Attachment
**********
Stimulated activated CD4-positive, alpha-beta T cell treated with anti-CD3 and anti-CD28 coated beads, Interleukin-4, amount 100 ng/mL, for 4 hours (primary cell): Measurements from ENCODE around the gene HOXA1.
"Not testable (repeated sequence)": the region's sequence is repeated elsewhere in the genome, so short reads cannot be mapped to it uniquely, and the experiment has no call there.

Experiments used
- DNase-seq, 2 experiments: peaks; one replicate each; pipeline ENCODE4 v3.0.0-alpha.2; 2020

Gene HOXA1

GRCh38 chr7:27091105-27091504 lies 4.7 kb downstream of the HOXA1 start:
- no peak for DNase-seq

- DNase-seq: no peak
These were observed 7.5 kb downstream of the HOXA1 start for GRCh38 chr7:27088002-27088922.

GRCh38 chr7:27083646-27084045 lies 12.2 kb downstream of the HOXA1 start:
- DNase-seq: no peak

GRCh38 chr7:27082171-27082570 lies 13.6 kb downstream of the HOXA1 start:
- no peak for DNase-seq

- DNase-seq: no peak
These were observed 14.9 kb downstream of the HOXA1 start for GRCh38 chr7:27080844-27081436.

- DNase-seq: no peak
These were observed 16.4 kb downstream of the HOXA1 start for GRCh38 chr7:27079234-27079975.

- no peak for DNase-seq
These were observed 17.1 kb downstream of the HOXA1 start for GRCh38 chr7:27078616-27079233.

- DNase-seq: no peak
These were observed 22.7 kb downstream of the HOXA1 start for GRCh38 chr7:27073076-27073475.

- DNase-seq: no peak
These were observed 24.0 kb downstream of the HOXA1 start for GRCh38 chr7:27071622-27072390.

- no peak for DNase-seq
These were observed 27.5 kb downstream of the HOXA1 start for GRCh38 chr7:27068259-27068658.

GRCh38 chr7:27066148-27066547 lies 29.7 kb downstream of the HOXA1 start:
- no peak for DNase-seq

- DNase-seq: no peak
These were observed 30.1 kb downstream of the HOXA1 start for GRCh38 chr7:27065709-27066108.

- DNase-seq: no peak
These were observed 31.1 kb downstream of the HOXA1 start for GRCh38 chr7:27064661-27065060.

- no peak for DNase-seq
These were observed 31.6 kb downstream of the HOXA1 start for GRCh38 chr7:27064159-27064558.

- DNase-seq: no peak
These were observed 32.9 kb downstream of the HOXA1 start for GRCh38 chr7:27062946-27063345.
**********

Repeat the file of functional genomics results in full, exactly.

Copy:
Stimulated activated CD4-positive, alpha-beta T cell treated with anti-CD3 and anti-CD28 coated beads, Interleukin-4, amount 100 ng/mL, for 4 hours (primary cell): Measurements from ENCODE around the gene HOXA1.
"Not testable (repeated sequence)": the region's sequence is repeated elsewhere in the genome, so short reads cannot be mapped to it uniquely, and the experiment has no call there.

Experiments used
- DNase-seq, 2 experiments: peaks; one replicate each; pipeline ENCODE4 v3.0.0-alpha.2; 2020

Gene HOXA1

GRCh38 chr7:27091105-27091504 lies 4.7 kb downstream of the HOXA1 start:
- no peak for DNase-seq

- DNase-seq: no peak
These were observed 7.5 kb downstream of the HOXA1 start for GRCh38 chr7:27088002-27088922.

GRCh38 chr7:27083646-27084045 lies 12.2 kb downstream of the HOXA1 start:
- DNase-seq: no peak

GRCh38 chr7:27082171-27082570 lies 13.6 kb downstream of the HOXA1 start:
- no peak for DNase-seq

- DNase-seq: no peak
These were observed 14.9 kb downstream of the HOXA1 start for GRCh38 chr7:27080844-27081436.

- DNase-seq: no peak
These were observed 16.4 kb downstream of the HOXA1 start for GRCh38 chr7:27079234-27079975.

- no peak for DNase-seq
These were observed 17.1 kb downstream of the HOXA1 start for GRCh38 chr7:27078616-27079233.

- DNase-seq: no peak
These were observed 22.7 kb downstream of the HOXA1 start for GRCh38 chr7:27073076-27073475.

- DNase-seq: no peak
These were observed 24.0 kb downstream of the HOXA1 start for GRCh38 chr7:27071622-27072390.

- no peak for DNase-seq
These were observed 27.5 kb downstream of the HOXA1 start for GRCh38 chr7:27068259-27068658.

GRCh38 chr7:27066148-27066547 lies 29.7 kb downstream of the HOXA1 start:
- no peak for DNase-seq

- DNase-seq: no peak
These were observed 30.1 kb downstream of the HOXA1 start for GRCh38 chr7:27065709-27066108.

- DNase-seq: no peak
These were observed 31.1 kb downstream of the HOXA1 start for GRCh38 chr7:27064661-27065060.

- no peak for DNase-seq
These were observed 31.6 kb downstream of the HOXA1 start for GRCh38 chr7:27064159-27064558.

- DNase-seq: no peak
These were observed 32.9 kb downstream of the HOXA1 start for GRCh38 chr7:27062946-27063345.